Matthew O’Donnell, OT, Queens (Ontario): O’Donnell stuck out immediately because of his mammoth size at 6’10” but that was about the only impressive thing about him. He consistently struggled with leverage all week, he has heavy feet and can’t handle any type of speed off of the edge. This was painfully obvious in the game when Kenny Rowe, a late addition to the East team despite being from Oregon, beat him badly off the edge when O’Donnell was at RT two plays in a row with a simple edge rush. O’Donnell has no future in the NFL for this reason unless a team wants to use a roster spot on a 6’10” guy to stand in the middle of their field goal formations to try to block kicks.

Jerrod Johnson, QB, Texas A&M: I wrote a scouting report on Jerrod Johnson before the season started and talked about how I thought he was a 4th rounder before the season started, and that he could move up if he had a good season where he demonstrated improved mechanics and decision making. Well, he got benched this year in favor of Ryan Tannehill, who compared to Johnson looks like the next Dan Marino thanks to a clean release, solid footwork and relatively consistent accuracy and ball placement. Johnson looked god awful all week to me and while he would make the occasional solid throw his throwing motion is still too long despite some noticeable tweaking, he still has little to no pocket poise, his decision making is still bad and he still floats his passes too much despite obvious arm strength. His footwork is still bad and he made some absolutely god awful throws in Saturday’s game. He is not a draftable QB at this point and if someone picks him up as a UDFA he is going to need considerable work before he ever sticks on a team. I think Johnson’s future is either in the CFL or the UFL because he just doesn’t have NFL ability despite his size and arm strength.

Wes Byrum, K, Auburn: Byrum made a few big kicks this year for Auburn, including a chip shot to win the National Championship less than two weeks before all the players reported for practices, but he was pretty bad in this game. He missed a couple of short field goals and did not look like he had a very strong leg despite solid kick-offs. It’s tough for kickers to get drafted at all, much less drafted early, but Byrum did not help his chances with his performance in the game. I would be surprised if he got drafted.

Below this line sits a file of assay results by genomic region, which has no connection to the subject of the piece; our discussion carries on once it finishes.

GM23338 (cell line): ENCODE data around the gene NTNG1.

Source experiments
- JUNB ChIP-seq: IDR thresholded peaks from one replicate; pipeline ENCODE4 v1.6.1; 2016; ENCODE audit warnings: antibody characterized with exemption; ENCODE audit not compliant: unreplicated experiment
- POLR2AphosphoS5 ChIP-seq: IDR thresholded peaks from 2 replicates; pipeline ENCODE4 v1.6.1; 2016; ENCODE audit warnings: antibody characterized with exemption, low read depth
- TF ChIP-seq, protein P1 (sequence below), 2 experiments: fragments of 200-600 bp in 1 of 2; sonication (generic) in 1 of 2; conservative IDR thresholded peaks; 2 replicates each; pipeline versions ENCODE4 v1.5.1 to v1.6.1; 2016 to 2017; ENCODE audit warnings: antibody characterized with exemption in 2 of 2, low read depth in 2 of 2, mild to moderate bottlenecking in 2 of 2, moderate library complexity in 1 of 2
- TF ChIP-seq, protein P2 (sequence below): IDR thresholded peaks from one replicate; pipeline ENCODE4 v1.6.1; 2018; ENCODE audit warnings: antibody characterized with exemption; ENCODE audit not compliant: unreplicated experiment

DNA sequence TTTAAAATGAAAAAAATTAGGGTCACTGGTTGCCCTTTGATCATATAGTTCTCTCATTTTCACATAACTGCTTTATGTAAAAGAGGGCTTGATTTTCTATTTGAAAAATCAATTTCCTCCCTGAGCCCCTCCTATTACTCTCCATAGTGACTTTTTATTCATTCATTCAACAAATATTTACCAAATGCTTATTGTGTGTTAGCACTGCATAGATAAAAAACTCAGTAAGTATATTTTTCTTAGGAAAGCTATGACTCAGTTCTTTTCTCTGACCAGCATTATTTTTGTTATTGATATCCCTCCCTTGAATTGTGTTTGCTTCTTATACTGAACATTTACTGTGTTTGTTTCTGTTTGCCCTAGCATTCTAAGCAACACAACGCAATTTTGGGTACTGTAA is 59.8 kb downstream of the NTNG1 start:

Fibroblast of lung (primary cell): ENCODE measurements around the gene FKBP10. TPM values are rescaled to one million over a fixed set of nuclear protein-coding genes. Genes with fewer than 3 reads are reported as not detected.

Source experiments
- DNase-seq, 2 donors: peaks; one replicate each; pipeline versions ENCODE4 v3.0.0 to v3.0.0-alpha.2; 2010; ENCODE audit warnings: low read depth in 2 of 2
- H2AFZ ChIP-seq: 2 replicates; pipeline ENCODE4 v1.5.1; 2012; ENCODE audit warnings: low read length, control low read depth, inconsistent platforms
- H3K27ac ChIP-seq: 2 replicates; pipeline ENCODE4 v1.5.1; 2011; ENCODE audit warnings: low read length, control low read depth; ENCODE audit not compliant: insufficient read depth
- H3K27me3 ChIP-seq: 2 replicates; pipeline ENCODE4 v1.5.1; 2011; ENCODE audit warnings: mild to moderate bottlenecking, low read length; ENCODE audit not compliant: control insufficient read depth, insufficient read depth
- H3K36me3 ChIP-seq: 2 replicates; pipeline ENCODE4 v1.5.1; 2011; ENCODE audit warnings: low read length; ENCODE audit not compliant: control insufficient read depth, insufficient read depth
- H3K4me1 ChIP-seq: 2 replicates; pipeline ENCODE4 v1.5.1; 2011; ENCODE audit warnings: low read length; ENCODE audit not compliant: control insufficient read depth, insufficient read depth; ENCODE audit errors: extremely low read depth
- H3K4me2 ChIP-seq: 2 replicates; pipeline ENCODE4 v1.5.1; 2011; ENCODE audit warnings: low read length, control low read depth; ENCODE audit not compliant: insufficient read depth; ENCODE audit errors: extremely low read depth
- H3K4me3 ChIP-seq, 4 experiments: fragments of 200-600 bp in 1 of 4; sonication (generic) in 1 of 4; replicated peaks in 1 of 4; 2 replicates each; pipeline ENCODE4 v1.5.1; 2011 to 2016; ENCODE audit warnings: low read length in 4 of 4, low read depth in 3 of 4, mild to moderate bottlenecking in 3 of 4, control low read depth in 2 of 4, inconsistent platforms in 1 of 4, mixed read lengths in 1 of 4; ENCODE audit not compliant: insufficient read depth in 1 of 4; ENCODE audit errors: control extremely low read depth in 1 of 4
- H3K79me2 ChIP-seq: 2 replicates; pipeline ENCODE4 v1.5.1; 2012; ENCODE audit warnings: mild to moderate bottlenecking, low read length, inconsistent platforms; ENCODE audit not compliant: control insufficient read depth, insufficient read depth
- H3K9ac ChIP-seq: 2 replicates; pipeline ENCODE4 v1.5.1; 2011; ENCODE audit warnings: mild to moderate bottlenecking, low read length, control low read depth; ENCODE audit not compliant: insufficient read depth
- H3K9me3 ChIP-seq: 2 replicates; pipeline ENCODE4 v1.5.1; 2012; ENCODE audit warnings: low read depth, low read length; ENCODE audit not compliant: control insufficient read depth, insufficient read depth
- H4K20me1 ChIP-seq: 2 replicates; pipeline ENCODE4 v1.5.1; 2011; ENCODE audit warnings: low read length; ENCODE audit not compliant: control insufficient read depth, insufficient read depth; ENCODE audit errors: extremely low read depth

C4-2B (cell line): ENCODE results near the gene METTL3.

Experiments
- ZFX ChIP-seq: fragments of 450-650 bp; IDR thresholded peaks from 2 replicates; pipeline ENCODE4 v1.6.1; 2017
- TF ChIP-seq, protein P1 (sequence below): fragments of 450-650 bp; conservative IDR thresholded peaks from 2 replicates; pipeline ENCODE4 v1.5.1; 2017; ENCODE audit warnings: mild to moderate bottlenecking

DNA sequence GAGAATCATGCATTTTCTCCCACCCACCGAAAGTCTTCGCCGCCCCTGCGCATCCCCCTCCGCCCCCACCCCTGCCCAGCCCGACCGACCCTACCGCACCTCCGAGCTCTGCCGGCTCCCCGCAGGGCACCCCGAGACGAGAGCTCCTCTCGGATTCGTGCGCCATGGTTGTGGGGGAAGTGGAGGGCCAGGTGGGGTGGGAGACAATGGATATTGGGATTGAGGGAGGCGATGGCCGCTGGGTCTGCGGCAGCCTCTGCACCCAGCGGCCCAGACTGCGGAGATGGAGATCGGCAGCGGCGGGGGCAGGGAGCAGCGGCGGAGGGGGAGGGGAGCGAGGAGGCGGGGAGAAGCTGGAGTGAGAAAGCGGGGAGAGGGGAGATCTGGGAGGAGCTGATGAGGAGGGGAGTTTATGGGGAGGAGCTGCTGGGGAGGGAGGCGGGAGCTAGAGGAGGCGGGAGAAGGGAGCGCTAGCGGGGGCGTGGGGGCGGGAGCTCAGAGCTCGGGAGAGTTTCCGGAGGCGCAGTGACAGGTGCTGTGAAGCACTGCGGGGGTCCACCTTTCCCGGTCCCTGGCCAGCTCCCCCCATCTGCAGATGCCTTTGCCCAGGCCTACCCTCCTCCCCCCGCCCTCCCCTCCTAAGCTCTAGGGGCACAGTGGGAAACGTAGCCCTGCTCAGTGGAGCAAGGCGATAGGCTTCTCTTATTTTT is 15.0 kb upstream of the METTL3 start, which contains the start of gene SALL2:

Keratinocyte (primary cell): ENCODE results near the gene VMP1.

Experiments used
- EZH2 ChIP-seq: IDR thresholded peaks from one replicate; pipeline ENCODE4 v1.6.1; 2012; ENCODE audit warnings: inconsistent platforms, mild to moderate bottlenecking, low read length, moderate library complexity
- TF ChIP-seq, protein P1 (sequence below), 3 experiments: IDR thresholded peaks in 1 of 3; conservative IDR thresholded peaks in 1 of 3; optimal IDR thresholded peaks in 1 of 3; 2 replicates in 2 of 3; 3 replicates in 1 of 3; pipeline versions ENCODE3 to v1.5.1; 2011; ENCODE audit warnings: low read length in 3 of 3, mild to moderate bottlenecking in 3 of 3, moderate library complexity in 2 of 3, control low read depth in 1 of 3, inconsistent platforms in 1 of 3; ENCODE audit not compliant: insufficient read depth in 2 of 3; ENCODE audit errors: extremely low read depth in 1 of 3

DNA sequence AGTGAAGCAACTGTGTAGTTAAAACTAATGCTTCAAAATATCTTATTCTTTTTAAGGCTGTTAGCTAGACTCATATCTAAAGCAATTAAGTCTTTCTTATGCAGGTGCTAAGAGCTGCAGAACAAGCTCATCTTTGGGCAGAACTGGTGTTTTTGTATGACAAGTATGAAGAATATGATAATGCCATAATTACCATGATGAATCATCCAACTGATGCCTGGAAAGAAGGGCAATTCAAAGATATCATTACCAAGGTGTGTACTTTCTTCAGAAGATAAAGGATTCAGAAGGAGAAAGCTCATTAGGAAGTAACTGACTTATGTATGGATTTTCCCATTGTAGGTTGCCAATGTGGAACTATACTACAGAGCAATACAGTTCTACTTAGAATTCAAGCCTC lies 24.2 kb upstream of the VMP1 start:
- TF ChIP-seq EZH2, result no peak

Hopefully you enjoyed my final post on the Shrine Game. I have a number of interviews to transcribe and I am getting back into the swing of things at school so hopefully there will be some free time to continue scouting so I can churn out some more scouting reports. Let me know if you have any requests and I will do my best to accommodate them! Thanks for reading!

–Tom

Weigh-In Results:

Nation

Pos First Last Team Ht Wt Hand Arm Wing
DB Isa Abdul-Quddus Fordham 6000 200 10 1/8 32 76 1/4
LS Corey Adams Kansas State 6043 246 9 32 7/8 77 5/8
OLB Mario Addison Troy 6025 245 9 3/8 33 5/8 80
DT Ladi Ajiboye South Carolina 6016 293 9 7/8 34 1/8 79 1/8
DE Christian Anthony Grambling State 6034 281 10 1/4 32 7/8 79 3/8
RB Damien Berry Miami 5104 212 9 3/8 31 5/8 75 5/8
P/K Matt Bosher Miami (FL) 6005 207 9 5/8 30 7/8 74 1/4
CB Niles Brinkley Wisconsin 5096 190 9 1/4 30 1/8 72 7/8
CB Vance Cuff Georgia 5102 171 9 5/8 31 1/4 74 7/8
OL Josh Davis Georgia 6073 305 10 3/4 35 5/8 85 3/4
S Dominic DeCicco Pittsburgh 6026 232 8 5/8 32 7/8 79
RB Shaun Draughn North Carolina 5112 210 9 5/8 31 75 1/8
WR Kris Durham Georgia 6052 214 9 1/8 31 5/8 77 1/8
DT Kenrick Ellis Hampton 6050 336 10 3/8 34 3/4 82 5/8
QB Nathan Enderle Idaho 6042 240 9 5/8 31 75 1/4
CB Anthony Gaitor FIU 5097 175 10 30 1/4 73 1/2
OLB Michael Gee Indiana (PA) 6004 239 8 7/8 32 7/8 77 1/2
DT John Graves Virginia Tech 6033 278 9 3/4 31 1/2 77 1/2
TE Daniel Hardy Idaho 6035 248 9 3/4 30 5/8 76 5/8
ILB Mario Harvey Marshall 5112 250 9 3/4 32 7/8 76 3/4
OL Peter Hendrickson Tulane 6076 310 10 1/4 33 3/4 82 3/8
WR Andre Holmes Hillsdale 6045 209 8 1/2 34 74
OLB Jeremiha Hunter Iowa 6006 239 9 3/8 31 5/8 75 3/4
OL Carl Johnson Florida 6052 353 9 7/8 35 3/8 85 1/8
WR Derrell Johnson-Koulianos Iowa 5116 204 9 1/2 32 75 1/4
DT Frank Kearse Alabama A&M 6041 311 10 3/4 34 3/4 84 3/4
OL Daniel Kilgore Appalachian State 6033 304 9 7/8 35 3/8 85 1/8
OL Jarriel King South Carolina 6052 310 10 35 1/2 86
S Mark Legree Appalachian State 6000 211 8 3/4 30 1/2 72 5/8
DE Lazarius Levingston LSU 6035 288 10 3/8 32 3/4 79 1/2
DE Craig Marshall South Florida 6045 276 9 1/4 32 1/4 81
CB Byron Maxwell Clemson 6006 207 9 1/8 32 5/8 76 7/8
WR Joe Morgan Walsh 6005 185 8 1/2 30 7/8 74 5/8
OLB Adrian Moten Maryland 6015 225 9 3/8 31 1/2 77 1/4
RB Richard Murphy LSU 6007 204 8 7/8 31 76 3/8
WR Jamar Newsome Central Flordia 6005 198 8 7/8 33 77 1/4
DE Clay Nurse Illinois 6026 259 9 5/8 34 1/8 81 1/4
TE Schuylar Oordt Northern Iowa 6056 258 9 5/8 33 1/4 80 3/8
RB Keith Payne Virginia 6022 257 10 3/4 32 1/2 78 1/4
OL Curt Porter Jacksonville State 6070 308 9 3/4 34 82 1/4
K Jacob Rogers Cincinnati 6022 215 9 1/2 31 1/8 76 1/2
WR Jock Sanders West Virginia 5063 174 8 7/8 28 3/8 68 1/2
TE Andre Smith Virginia Tech 6044 269 10 1/8 34 3/4 82 3/8
ILB D.J. Smith Appalachian State 5106 237 9 3/4 31 1/4 75 3/4
OT Willie Smith East Carolina 6047 305 11 33 3/4 81
WR Owen Spencer North Carolina State 6024 191 9 5/8 33 1/8 77 5/8
FB Ryan Taylor North Carolina 6033 250 10 1/8 33 1/8 77 5/8
OL Zane Taylor Utah 6024 313 10 32 77 3/4
OLB J.T. Thomas West Virginia 6012 236 9 1/4 30 3/4 74 1/4